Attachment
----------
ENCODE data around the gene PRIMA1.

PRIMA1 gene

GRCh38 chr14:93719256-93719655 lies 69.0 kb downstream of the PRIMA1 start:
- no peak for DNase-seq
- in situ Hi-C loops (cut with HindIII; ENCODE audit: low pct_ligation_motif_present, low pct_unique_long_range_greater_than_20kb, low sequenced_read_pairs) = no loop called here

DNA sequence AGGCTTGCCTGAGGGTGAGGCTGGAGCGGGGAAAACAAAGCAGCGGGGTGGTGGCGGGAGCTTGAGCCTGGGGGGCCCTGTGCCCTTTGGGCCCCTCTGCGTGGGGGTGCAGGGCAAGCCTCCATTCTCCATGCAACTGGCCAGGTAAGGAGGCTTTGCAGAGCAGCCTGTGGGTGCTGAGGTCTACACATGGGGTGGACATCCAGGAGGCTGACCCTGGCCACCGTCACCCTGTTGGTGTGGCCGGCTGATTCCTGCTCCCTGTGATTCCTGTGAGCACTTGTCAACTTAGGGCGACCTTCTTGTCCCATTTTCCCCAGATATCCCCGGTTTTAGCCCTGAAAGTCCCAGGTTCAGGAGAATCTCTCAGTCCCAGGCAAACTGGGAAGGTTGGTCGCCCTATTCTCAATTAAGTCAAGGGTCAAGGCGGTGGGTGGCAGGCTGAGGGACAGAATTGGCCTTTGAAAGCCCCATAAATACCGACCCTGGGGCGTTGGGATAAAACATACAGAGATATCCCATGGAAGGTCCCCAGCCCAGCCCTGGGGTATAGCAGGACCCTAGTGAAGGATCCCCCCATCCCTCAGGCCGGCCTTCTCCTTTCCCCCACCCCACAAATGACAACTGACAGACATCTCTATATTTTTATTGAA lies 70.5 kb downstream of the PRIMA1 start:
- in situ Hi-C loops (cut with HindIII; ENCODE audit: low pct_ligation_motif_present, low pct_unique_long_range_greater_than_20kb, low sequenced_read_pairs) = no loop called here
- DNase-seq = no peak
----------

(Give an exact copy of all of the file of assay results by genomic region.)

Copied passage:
ENCODE data around the gene PRIMA1.

PRIMA1 gene

GRCh38 chr14:93719256-93719655 lies 69.0 kb downstream of the PRIMA1 start:
- no peak for DNase-seq
- in situ Hi-C loops (cut with HindIII; ENCODE audit: low pct_ligation_motif_present, low pct_unique_long_range_greater_than_20kb, low sequenced_read_pairs) = no loop called here

DNA sequence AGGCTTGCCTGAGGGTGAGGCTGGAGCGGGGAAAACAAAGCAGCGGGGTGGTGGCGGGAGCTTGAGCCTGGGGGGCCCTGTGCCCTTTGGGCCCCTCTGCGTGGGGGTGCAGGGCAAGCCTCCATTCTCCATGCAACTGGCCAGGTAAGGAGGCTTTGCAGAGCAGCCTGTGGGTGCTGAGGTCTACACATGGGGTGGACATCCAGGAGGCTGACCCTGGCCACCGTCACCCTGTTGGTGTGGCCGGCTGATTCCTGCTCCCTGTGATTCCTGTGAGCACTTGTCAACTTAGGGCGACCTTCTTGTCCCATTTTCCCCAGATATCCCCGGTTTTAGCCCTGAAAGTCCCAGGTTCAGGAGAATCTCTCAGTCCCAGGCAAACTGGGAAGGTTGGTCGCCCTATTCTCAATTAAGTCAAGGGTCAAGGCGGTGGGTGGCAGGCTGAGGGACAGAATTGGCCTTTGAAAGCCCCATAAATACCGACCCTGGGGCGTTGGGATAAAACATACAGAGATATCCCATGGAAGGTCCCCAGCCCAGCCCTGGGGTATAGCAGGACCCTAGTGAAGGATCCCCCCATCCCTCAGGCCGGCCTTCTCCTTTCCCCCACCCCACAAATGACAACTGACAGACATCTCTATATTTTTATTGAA lies 70.5 kb downstream of the PRIMA1 start:
- in situ Hi-C loops (cut with HindIII; ENCODE audit: low pct_ligation_motif_present, low pct_unique_long_range_greater_than_20kb, low sequenced_read_pairs) = no loop called here
- DNase-seq = no peak